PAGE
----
One of the great advantages of a good education combined with polite manners is that one can then be extremely rude about people, but the scorn leading Tories have taken to expressing for each other is still rather extraordinary.
When Sir Oliver Letwin explained to the House why he wishes to legislate against a no deal Brexit, he compared Boris Johnson to a man standing on one side of a canyon, shouting across it that if the people on the other side “do not do as he wishes he will throw himself into the abyss”.
Letwin, sitting high to the right of the Speaker in a group including Sir Nicholas Soames, Dominic Grieve, Philip Hammond, Justine Greening, Alistair Burt and Sir Peter Bottomley, added that the rest of us “are to be dragged over the edge” with Johnson.
Jeremy Corbyn spoke next, and could find no image that conveyed such murderous stupidity. He was so dull and diffuse that Letwin, Soames, Grieve and the rest started to look a bit embarrassed at receiving support from so inept an ally.
Jacob Rees-Mogg, the Leader of the House, rose and declared that “what is proposed today is constitutionally irregular”.
He accused Letwin of “stunning arrogance” for supposing that it was all right to engage in this constitutional irregularity in order to defy the will of the people as expressed in the referendum.
And he said that if MPs have lost faith in the Government, the proper course is to bring in a motion of no confidence, which if passed could make Corbyn Prime Minister.
But the Government’s critics won’t do that: “They are afraid, they are white with fear because they do not want the Right Honourable Gentleman to be in Downing Street.”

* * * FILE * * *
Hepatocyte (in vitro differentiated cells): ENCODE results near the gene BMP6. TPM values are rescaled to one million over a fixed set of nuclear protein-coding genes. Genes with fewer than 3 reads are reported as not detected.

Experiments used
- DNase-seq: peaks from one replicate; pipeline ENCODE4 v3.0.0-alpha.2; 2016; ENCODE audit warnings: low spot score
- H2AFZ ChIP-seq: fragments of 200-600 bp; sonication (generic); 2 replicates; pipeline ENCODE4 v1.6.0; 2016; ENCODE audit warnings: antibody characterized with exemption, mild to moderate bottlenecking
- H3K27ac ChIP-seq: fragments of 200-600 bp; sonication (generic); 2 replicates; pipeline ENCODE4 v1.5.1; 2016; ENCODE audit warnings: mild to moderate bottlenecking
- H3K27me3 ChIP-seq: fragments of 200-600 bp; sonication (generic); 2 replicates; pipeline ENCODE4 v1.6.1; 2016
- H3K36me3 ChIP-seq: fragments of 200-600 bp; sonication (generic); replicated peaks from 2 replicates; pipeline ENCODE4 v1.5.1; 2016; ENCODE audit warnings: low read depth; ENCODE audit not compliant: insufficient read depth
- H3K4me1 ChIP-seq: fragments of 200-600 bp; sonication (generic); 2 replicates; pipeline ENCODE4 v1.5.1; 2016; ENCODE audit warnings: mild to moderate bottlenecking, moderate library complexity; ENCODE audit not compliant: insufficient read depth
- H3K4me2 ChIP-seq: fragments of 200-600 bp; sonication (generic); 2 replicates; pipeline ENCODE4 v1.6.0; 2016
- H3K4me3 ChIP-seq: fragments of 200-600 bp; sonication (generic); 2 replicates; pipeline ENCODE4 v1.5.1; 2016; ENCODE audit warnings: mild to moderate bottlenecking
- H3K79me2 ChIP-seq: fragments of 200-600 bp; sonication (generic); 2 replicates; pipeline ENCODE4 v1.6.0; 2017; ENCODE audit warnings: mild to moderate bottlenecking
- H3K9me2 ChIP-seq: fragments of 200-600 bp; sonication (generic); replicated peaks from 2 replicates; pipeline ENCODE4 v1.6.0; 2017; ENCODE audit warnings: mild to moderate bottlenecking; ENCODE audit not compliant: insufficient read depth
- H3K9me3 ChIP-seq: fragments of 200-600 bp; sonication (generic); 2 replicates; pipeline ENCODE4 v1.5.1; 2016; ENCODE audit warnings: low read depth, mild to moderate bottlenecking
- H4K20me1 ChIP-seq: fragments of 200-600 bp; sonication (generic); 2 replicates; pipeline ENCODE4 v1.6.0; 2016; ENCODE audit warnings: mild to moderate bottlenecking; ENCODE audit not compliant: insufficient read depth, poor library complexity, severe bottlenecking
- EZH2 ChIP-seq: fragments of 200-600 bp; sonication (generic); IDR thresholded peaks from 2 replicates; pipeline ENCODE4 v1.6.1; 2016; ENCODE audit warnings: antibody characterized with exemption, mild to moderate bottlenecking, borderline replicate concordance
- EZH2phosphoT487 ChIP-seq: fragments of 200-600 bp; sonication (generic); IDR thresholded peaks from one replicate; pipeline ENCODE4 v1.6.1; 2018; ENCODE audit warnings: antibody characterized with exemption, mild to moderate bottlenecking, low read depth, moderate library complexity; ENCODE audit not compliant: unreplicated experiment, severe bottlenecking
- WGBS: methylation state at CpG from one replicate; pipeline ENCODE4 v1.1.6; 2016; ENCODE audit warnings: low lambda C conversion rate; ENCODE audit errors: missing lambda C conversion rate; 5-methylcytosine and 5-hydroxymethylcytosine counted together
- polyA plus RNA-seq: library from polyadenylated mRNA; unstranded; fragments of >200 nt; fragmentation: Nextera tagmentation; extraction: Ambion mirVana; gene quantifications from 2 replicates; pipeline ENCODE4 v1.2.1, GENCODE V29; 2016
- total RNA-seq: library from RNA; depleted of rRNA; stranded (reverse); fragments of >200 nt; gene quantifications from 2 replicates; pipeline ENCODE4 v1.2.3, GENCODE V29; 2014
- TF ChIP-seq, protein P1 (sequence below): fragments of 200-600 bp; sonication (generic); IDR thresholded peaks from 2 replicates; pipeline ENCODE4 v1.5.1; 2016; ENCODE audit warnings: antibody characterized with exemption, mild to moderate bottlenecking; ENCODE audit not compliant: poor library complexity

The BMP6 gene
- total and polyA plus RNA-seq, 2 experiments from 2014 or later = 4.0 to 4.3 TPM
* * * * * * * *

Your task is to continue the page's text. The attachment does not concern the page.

So they have instead, Rees-Mogg went on, engaged in “legislative legerdemain” – pronounced “legerdemane” rather than in the French manner – in order “to create a marionette government” and impose “possibly indefinite vassalage” upon this country.
How Rees-Mogg loves being the voice of the people. But soon after ten, when the vote was declared, it was demonstrated that he is not the voice of 21 Tory MPs.
“It’s not a good start, Boris,” someone shouted from the Labour benches.
Johnson rose and said the people must now decide who should go to represent Britain in Brussels at the European Council on October 17th. If the people choose Corbyn, “he will go to Brussels and beg for an extension”.
On the other hand, the Prime Minister declared, “If I go to Brussels I will go for a deal and I believe I will get a deal.”
Corbyn retorted that keen though he is on an election, he wants to get the Bill to avert a no deal Brexit through Parliament first.
Michael Gove, sitting next to Johnson, became extremely animated, gesticulated wildly at Corbyn, and was rebuked by the Speaker: “Yes, we know the theatrics he perfected at the Oxford Union.”
It was indeed a rather Oxford Union line-up on the Conservative front bench, Johnson and Gove both having been elected president of that debating society, an office for which Rees-Mogg, sitting on the other side of the Prime Minister, also ran.
How will these Oxonian tribunes of the people fare in an election? No one yet knows, but to begin the campaign by withdrawing the whip from 21 Tory MPs is a fairly astonishing way of going about things.